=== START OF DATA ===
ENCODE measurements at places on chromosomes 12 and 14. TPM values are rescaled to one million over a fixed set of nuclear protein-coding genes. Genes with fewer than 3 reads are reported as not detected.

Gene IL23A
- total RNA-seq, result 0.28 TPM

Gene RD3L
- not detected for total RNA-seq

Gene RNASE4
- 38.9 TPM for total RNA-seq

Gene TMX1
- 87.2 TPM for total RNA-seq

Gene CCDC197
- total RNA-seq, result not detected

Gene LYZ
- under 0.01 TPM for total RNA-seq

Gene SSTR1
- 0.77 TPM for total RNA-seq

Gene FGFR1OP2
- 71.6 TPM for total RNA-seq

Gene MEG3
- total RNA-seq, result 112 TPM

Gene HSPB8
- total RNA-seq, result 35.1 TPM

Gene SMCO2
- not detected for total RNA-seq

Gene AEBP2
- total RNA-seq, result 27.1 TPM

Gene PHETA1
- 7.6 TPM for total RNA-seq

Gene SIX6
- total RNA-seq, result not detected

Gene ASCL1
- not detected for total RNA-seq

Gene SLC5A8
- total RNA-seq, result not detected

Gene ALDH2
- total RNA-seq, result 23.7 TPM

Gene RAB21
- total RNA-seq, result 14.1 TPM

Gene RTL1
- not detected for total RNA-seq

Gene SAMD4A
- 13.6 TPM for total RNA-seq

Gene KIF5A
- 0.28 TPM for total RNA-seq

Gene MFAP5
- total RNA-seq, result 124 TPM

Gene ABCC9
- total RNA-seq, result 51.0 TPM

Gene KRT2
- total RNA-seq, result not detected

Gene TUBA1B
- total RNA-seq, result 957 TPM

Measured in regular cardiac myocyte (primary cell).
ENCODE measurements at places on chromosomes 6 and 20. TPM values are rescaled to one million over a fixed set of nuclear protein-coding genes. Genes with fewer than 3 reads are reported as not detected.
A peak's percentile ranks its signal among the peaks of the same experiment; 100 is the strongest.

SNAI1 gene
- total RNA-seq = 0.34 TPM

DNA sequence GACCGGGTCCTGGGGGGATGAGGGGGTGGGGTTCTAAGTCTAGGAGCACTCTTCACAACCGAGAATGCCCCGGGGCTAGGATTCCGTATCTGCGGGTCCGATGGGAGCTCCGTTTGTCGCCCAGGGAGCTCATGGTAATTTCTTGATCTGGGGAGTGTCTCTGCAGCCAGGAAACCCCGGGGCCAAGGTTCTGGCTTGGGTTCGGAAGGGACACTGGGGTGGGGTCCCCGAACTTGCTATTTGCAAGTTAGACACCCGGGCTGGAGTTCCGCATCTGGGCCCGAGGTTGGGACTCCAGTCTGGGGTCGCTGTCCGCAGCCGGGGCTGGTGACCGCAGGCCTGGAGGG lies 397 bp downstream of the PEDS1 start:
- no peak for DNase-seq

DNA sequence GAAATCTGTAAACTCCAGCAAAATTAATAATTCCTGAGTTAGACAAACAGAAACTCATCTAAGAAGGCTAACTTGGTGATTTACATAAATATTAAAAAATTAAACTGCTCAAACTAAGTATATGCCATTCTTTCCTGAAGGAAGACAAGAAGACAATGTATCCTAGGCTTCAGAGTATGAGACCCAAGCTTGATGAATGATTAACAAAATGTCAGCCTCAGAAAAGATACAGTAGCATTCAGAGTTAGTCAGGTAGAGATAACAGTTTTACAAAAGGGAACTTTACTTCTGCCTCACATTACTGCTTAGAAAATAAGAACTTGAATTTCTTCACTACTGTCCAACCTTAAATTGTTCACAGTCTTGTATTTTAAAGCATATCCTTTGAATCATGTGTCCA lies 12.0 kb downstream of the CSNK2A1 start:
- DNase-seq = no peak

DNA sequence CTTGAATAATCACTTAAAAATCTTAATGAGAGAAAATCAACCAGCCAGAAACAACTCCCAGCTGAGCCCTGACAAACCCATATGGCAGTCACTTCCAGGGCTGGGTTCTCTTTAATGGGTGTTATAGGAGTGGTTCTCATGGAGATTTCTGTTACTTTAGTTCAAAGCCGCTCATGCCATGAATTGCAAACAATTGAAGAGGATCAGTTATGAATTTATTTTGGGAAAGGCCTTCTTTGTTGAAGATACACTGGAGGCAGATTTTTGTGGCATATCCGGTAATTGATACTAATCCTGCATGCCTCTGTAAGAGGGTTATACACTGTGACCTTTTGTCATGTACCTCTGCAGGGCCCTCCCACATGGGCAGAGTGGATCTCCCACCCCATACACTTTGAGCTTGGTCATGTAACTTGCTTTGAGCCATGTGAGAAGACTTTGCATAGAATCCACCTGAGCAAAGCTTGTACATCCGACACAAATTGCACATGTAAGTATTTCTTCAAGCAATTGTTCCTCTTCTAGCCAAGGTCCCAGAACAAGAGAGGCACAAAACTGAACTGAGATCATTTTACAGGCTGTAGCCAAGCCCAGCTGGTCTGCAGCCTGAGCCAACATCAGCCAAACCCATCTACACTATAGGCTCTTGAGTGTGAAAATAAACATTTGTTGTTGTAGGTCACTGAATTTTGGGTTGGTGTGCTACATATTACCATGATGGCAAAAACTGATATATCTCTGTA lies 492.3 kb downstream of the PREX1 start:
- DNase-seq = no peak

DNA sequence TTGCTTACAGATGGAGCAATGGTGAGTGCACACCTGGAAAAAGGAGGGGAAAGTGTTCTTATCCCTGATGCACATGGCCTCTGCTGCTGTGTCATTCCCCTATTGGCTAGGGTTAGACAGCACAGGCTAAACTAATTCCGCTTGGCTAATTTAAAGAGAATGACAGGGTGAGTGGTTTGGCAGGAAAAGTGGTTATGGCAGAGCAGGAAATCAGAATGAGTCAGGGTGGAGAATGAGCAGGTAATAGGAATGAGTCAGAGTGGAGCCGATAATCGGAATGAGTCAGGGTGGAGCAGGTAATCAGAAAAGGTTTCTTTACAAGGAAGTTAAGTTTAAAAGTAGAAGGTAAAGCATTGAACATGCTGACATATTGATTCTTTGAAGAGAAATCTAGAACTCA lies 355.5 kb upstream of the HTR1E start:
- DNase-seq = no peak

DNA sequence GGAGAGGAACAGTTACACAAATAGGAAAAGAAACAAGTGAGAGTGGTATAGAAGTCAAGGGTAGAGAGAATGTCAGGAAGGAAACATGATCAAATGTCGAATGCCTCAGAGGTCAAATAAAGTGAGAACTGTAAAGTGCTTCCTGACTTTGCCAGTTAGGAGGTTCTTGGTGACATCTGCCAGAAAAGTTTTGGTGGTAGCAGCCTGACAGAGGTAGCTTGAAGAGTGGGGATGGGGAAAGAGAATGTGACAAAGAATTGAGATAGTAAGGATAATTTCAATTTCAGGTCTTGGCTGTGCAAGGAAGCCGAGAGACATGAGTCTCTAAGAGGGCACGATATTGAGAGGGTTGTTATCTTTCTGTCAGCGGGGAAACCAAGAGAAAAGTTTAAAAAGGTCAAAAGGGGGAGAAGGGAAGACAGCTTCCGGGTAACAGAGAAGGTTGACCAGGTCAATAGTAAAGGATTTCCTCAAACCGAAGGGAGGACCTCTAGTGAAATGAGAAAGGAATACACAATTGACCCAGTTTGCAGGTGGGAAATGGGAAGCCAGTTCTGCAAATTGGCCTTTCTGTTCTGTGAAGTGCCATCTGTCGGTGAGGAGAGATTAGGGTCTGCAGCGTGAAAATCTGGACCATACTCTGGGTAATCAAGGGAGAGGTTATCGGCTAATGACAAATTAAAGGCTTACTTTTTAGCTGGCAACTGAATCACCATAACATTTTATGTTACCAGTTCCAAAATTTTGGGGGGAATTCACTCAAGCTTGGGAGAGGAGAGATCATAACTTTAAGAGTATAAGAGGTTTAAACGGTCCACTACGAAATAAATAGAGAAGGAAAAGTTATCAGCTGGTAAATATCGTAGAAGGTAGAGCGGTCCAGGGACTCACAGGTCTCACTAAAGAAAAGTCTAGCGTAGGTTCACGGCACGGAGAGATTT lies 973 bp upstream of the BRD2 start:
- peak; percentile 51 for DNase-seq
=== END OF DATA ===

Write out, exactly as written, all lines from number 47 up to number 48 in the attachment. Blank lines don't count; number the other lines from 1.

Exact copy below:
- total RNA-seq, result 51.0 TPM

Gene KRT2